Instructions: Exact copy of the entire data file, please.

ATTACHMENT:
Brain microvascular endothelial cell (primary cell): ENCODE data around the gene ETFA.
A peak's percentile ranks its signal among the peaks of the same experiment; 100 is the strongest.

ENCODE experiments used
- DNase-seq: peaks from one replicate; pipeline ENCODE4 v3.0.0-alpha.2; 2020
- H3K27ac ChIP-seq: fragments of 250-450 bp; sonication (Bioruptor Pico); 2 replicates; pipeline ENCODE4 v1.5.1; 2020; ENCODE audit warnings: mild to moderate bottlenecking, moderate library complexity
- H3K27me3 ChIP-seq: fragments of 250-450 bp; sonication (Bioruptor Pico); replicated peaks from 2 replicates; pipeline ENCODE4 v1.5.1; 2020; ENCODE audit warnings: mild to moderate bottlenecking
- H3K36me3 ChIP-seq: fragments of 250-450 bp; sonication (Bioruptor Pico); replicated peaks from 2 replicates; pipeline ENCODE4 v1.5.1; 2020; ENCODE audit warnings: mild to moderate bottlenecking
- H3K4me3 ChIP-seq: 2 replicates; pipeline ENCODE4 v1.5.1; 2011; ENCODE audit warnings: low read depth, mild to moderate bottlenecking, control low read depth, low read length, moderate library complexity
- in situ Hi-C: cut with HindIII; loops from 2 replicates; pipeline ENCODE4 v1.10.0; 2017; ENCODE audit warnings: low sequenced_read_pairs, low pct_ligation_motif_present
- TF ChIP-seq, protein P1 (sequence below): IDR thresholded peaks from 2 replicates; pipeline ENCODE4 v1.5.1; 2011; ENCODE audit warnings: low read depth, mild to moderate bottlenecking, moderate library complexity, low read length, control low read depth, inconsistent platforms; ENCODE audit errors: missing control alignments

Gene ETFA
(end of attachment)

Brain microvascular endothelial cell (primary cell): ENCODE data around the gene ETFA.
A peak's percentile ranks its signal among the peaks of the same experiment; 100 is the strongest.

ENCODE experiments used
- DNase-seq: peaks from one replicate; pipeline ENCODE4 v3.0.0-alpha.2; 2020
- H3K27ac ChIP-seq: fragments of 250-450 bp; sonication (Bioruptor Pico); 2 replicates; pipeline ENCODE4 v1.5.1; 2020; ENCODE audit warnings: mild to moderate bottlenecking, moderate library complexity
- H3K27me3 ChIP-seq: fragments of 250-450 bp; sonication (Bioruptor Pico); replicated peaks from 2 replicates; pipeline ENCODE4 v1.5.1; 2020; ENCODE audit warnings: mild to moderate bottlenecking
- H3K36me3 ChIP-seq: fragments of 250-450 bp; sonication (Bioruptor Pico); replicated peaks from 2 replicates; pipeline ENCODE4 v1.5.1; 2020; ENCODE audit warnings: mild to moderate bottlenecking
- H3K4me3 ChIP-seq: 2 replicates; pipeline ENCODE4 v1.5.1; 2011; ENCODE audit warnings: low read depth, mild to moderate bottlenecking, control low read depth, low read length, moderate library complexity
- in situ Hi-C: cut with HindIII; loops from 2 replicates; pipeline ENCODE4 v1.10.0; 2017; ENCODE audit warnings: low sequenced_read_pairs, low pct_ligation_motif_present
- TF ChIP-seq, protein P1 (sequence below): IDR thresholded peaks from 2 replicates; pipeline ENCODE4 v1.5.1; 2011; ENCODE audit warnings: low read depth, mild to moderate bottlenecking, moderate library complexity, low read length, control low read depth, inconsistent platforms; ENCODE audit errors: missing control alignments

Gene ETFA